LFI chair: Labour needs to rethink its Middle East ideas

Chris McAndrew, CC BY-SA 3.0, via Wikimedia Commons.

Labour Friends of Israel chair, Steve McCabe MP, has written the below article for the Jewish Chronicle. Click here to read the original.

The obsession with Israel-Palestine means my party has neglected other vital issues

The past decade has seen a series of momentous events sweep the Middle East: the Arab Spring, the Syrian civil war and the rise of IS, Iranian expansionism and the Abraham Accords.

Throughout all of this, however, the focus of a large and influential section of the left has remained obsessively and exclusively focused on the conflict between Israel and the Palestinians. But seeing the Middle East solely through the prism of this conflict distorts and narrows our perspective; crucially, it prevents us from engaging with current realities in the region.

Labour Friends of Israel’s new pamphlet, The New Middle East: A Progressive Approach, is designed to help redress this imbalance.

Under Keir Starmer, Labour is once again an aspiring party of government ready to approach this with the kind of constructive, open-minded and forward-looking mindset that characterised Tony Blair and Gordon Brown’s time in office.

With an election years away, Labour does not need detailed policy prescriptions but it does require broad principles as it develops its new thinking. We argue that there are five key ones.

First, Labour needs to recognise that the principal threat to peace and stability and obstacle to progress in the Middle East comes from Iran. Iran has ruthlessly exploited the power vacuums and instability which followed the Arab Spring to pursue regional expansionism. The dire consequences are all too obvious in Syria, Lebanon and the Yemen. Coupled with its nuclear ambitions and ballistic missile programme, confronting Iran’s ability to wreak further chaos and devastation — including the terrifying prospect of a regional nuclear arms race — must rest at the heart of a future Labour government’s Middle East policy.

Second, it is imperative that the forces which produced the Abraham Accords receive steadfast international encouragement. This is not an alternative to the pursuit of a two-state solution. Instead, as Koby Huberman, co-founder of the Israeli Regional Initiative Group, has argued, the goal should be a “regional roadmap towards implementing a negotiated regional package deal with the two-state solution at its core”; international diplomatic efforts should be reengineered and refocused to allow for “gradual, reciprocal, partial and parallel progress in both the Israeli-Palestinian track and the Israeli-Arab states track”.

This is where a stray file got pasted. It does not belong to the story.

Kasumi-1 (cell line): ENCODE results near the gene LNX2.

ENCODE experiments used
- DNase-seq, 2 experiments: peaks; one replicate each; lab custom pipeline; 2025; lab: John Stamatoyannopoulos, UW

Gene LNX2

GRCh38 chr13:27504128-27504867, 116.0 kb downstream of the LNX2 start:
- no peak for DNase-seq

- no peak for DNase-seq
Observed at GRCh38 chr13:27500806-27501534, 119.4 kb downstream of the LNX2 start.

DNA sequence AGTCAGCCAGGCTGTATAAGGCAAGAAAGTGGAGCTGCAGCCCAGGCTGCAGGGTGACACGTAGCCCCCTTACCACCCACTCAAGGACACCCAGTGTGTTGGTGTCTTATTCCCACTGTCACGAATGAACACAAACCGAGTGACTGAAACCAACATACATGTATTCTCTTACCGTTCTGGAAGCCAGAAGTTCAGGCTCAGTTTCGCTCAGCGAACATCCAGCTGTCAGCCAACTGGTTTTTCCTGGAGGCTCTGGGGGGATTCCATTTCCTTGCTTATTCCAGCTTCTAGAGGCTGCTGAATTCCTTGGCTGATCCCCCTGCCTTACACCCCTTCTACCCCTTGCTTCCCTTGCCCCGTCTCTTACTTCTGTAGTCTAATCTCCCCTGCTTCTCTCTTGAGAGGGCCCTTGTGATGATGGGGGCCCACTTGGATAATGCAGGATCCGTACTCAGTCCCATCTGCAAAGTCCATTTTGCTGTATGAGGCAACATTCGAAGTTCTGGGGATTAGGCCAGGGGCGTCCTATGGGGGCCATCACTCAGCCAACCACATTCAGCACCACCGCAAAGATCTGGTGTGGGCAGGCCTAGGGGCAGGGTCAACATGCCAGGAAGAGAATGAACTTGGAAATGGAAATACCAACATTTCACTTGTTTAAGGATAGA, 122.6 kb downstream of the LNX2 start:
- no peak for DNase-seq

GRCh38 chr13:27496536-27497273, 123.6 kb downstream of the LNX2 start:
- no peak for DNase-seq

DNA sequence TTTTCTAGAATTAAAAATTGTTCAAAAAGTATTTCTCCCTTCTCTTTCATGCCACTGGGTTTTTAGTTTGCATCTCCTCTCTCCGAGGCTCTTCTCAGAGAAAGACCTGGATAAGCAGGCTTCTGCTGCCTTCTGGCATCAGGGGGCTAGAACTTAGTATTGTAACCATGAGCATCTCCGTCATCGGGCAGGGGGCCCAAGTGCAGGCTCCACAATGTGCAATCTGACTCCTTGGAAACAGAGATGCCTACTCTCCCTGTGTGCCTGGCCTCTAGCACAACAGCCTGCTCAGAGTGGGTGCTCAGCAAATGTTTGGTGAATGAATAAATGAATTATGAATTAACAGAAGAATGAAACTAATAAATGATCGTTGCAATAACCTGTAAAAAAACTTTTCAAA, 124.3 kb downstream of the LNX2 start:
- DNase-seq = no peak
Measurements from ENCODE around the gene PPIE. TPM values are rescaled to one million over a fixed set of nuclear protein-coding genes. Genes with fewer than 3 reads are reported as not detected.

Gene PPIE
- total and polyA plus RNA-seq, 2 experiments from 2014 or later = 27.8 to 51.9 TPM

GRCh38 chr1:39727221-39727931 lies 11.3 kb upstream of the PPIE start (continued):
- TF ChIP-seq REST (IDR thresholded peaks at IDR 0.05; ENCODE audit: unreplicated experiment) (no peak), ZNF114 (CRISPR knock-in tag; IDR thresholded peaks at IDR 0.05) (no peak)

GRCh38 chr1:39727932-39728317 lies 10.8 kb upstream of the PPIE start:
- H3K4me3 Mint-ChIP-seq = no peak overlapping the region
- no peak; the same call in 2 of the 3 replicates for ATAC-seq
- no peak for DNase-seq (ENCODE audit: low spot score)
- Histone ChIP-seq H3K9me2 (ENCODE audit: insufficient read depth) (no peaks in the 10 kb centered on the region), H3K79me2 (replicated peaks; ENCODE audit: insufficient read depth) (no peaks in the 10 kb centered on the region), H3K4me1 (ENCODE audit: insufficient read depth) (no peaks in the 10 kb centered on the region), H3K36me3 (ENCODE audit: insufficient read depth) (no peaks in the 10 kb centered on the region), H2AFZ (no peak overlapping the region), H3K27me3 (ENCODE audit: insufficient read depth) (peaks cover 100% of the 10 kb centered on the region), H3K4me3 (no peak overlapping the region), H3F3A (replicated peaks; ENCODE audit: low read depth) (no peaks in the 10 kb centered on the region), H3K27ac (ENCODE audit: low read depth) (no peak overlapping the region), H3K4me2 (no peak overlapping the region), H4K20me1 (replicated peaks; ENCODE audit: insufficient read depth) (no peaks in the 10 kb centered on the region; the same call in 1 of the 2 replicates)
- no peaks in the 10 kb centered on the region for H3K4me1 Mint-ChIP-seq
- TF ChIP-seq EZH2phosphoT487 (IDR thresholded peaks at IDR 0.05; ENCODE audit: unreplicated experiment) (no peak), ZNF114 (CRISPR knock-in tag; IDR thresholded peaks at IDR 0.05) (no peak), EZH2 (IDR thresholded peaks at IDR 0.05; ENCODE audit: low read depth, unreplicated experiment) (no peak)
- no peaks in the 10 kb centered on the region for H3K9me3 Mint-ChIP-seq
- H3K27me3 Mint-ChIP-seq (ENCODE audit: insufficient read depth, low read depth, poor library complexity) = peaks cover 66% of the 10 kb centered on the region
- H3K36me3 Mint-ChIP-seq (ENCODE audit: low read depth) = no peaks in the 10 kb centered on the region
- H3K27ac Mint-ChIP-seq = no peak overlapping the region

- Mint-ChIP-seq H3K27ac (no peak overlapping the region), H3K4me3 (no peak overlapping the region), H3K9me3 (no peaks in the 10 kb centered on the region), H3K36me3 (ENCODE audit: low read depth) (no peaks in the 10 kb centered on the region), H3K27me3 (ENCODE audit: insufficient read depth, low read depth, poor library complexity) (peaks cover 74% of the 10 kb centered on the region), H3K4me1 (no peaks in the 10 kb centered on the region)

Third, the thwarted hopes of the Arab Spring underline the fact that the dictatorships and autocracies which dominate the region have stifled the civil society institutions upon which any successful democracy ultimately rests. A Labour government will rightly want to encourage democratic forces and values in the region. But that requires providing support and assistance for policies and initiatives which foster the development of those civic society institutions — including a vibrant media, independent judiciary and free trade unions — which underpin, and are a vital prerequisite to, successfully functioning democracies.

Fourth, Labour must adopt a policy of consistency — supporting the rights of oppressed groups throughout the region, whether women in Saudi Arabia, journalists in Egypt, Palestinian political activists or the LGBT community in Iran — with equal passion and commitment. Those suffering under Iranian imperialism in Baghdad, Beirut and Damascus — as well as the people of Iran who have endured four decades of repression — should concern the left as much as the undoubted plight of the Palestinian people. And we should remember that that plight isn’t just the result of Israel’s actions: the impact of the theocratic rule of Hamas and the corrupt authoritarian Palestinian Authority receives scant attention on parts of the left.

Finally, Britain’s soft power — including a restored international aid budget — should be deployed to support peacebuilding efforts in the region. The proposed International Fund for Israeli-Palestinian Peace, modelled on the highly successful International Fund for Ireland and which would pump huge investment into civic society projects which promote peace, conflict-resolution values and coexistence, is the perfect illustration of such an initiative. A Labour government committed to furthering solutions, not taking sides, should take up this cause and work with our European and American friends and partners to make it a reality.

Britain must be a force for good in the world. In the spirit of the historic tradition of Labour internationalism, we should never be afraid to champion and defend the positive role the UK can and should play in the Middle East.